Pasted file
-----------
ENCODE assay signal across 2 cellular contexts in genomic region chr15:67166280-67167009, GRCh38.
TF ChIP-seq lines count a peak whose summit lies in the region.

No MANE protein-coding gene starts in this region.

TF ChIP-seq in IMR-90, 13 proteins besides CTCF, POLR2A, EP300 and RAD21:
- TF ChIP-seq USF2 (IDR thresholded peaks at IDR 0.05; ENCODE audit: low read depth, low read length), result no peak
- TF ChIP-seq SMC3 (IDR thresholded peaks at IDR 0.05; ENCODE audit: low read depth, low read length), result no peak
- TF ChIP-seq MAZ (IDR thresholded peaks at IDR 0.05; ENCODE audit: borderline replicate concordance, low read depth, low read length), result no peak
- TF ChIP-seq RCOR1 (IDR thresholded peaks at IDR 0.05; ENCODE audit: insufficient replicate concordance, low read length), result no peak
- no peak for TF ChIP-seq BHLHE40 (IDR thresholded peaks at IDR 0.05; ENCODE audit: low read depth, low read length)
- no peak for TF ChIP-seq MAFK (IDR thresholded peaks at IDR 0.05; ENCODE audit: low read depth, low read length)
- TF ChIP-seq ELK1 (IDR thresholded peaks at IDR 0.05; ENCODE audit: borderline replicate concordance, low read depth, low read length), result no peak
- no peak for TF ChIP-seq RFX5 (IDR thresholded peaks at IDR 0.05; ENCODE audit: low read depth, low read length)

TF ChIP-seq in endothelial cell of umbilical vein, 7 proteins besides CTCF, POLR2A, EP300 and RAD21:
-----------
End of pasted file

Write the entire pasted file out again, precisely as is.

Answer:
ENCODE assay signal across 2 cellular contexts in genomic region chr15:67166280-67167009, GRCh38.
TF ChIP-seq lines count a peak whose summit lies in the region.

No MANE protein-coding gene starts in this region.

TF ChIP-seq in IMR-90, 13 proteins besides CTCF, POLR2A, EP300 and RAD21:
- TF ChIP-seq USF2 (IDR thresholded peaks at IDR 0.05; ENCODE audit: low read depth, low read length), result no peak
- TF ChIP-seq SMC3 (IDR thresholded peaks at IDR 0.05; ENCODE audit: low read depth, low read length), result no peak
- TF ChIP-seq MAZ (IDR thresholded peaks at IDR 0.05; ENCODE audit: borderline replicate concordance, low read depth, low read length), result no peak
- TF ChIP-seq RCOR1 (IDR thresholded peaks at IDR 0.05; ENCODE audit: insufficient replicate concordance, low read length), result no peak
- no peak for TF ChIP-seq BHLHE40 (IDR thresholded peaks at IDR 0.05; ENCODE audit: low read depth, low read length)
- no peak for TF ChIP-seq MAFK (IDR thresholded peaks at IDR 0.05; ENCODE audit: low read depth, low read length)
- TF ChIP-seq ELK1 (IDR thresholded peaks at IDR 0.05; ENCODE audit: borderline replicate concordance, low read depth, low read length), result no peak
- no peak for TF ChIP-seq RFX5 (IDR thresholded peaks at IDR 0.05; ENCODE audit: low read depth, low read length)

TF ChIP-seq in endothelial cell of umbilical vein, 7 proteins besides CTCF, POLR2A, EP300 and RAD21: